KUALA LUMPUR: A long legal journey awaits Indonesian terrorist Hambali and his Malaysian partners Mohammed Farik Amin and Mohammed Nazir Lep. Although a hearing has finally begun, Hambali has already spent 18 years behind bars.
But even that has been bogged down by legal technicalities, with no fresh date fixed for a proper trial.
The three remain incarcerated in the US Naval base in Guantanamo Bay, Cuba, and are among the 39 detainees left of the original 780 detainees held in the high-security prison set up in 2002.
They are classified as “high value detainees” and of “high-risk threat to the United States and its allies”.
A hearing, conducted by the US military commission, began last August, but their case is now on hold.
The Guantanamo military commission, set up in 2001, is a military court of law traditionally used to try the law of war and other offences.
The three have been charged with conspiracy, murder, terrorism, destruction of property and attacking civilians.
With no date set for a trial, it looks like their next legal step remains uncertain.
Hambali, who is also known as Encep Nurjaman and Riduan Isamuddin, was a permanent resident in Malaysia.
He was the key al-Qaeda leader in South-East Asia, and the two Malaysians were personally recruited by him for a suicide attack in the United States that was later aborted.
The charges against the trio centre on two terrorist attacks in Indonesia, where US citizens were among the casualties. Hambali has not disputed his involvement in both attacks.
But the charge implicates all of them in every significant terrorist activity up to and a year beyond his capture.
They are also linked to the deadly bombings in Bali nearly 20 years ago, which killed more than 200 people, and a bombing in Jakarta that left 12 dead and scores more injured.
They were arrested in Thailand in 2003 before being sent to Guantanamo Bay in 2006, where they have been since.
All three now look very different, as seen from the latest pictures obtained by intelligence sources. Malaysian security officials have also privately expressed surprise at their appearance.
Sunday Star spoke to Hambali’s lawyer, Jim Hodes, who said the court hearing was called “an arraignment where an individual is advised of their rights by a judge and formally charged with a criminal offence and his/her attorney would then declare the client’s intent to enter a plea or plead not guilty or reserve on a declaration for a variety of reasons.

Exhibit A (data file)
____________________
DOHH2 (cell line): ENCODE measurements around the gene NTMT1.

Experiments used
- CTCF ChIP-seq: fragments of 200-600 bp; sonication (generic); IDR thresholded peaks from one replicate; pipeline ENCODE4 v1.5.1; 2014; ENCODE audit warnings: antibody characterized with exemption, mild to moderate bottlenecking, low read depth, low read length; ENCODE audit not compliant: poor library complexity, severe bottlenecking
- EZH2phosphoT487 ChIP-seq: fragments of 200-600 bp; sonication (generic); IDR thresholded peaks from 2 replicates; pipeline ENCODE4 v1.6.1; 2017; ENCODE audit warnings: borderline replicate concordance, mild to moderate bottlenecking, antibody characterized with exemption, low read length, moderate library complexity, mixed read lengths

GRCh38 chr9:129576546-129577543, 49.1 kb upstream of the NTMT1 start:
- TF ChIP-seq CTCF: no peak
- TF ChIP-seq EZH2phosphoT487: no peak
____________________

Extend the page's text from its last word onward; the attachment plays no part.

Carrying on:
“In August, it turned out that the government had hired translators who were either woefully inadequate or horribly conflicted and thus, our clients were never properly advised of the charges,” he said in an e-mail interview.
He said a hearing was essentially just the beginning of the process of going to trial at some point in the future.
“The case has taken 18 years to get to this point because the US government is actively trying to keep hidden the fact that they tortured my client, in violation of both US and international law.
“The case is before a military court because a civilian federal court would never allow the things the government is trying to do,” he said.
Hodes added: “In my personal opinion, the US government continues to hold and now prosecute my client to avoid international embarrassment. (There is) even a possible prosecution at the International Criminal Court at the Hague.”
Besides Hodes, two other lawyers, Christine Funk and Brian Bouffard, represented Mohd Farik @ Zubair Zaid and Mohd Nazir @ Lillie respectively.
The lawyers are provided by the government and recruited through the Military Commission Defence Organisation.
The three refused to enter a plea when they were arraigned on Aug 30-31, citing incompetence of the translators, which resulted in inaccurate translations.
Bouffard has reportedly said Nazir could not reliably understand court proceedings in his native language, Bahasa Malaysia, and had to switch to Bahasa Indonesia, “a language he only somewhat understands,” adding that Nazir was tortured in obtaining information.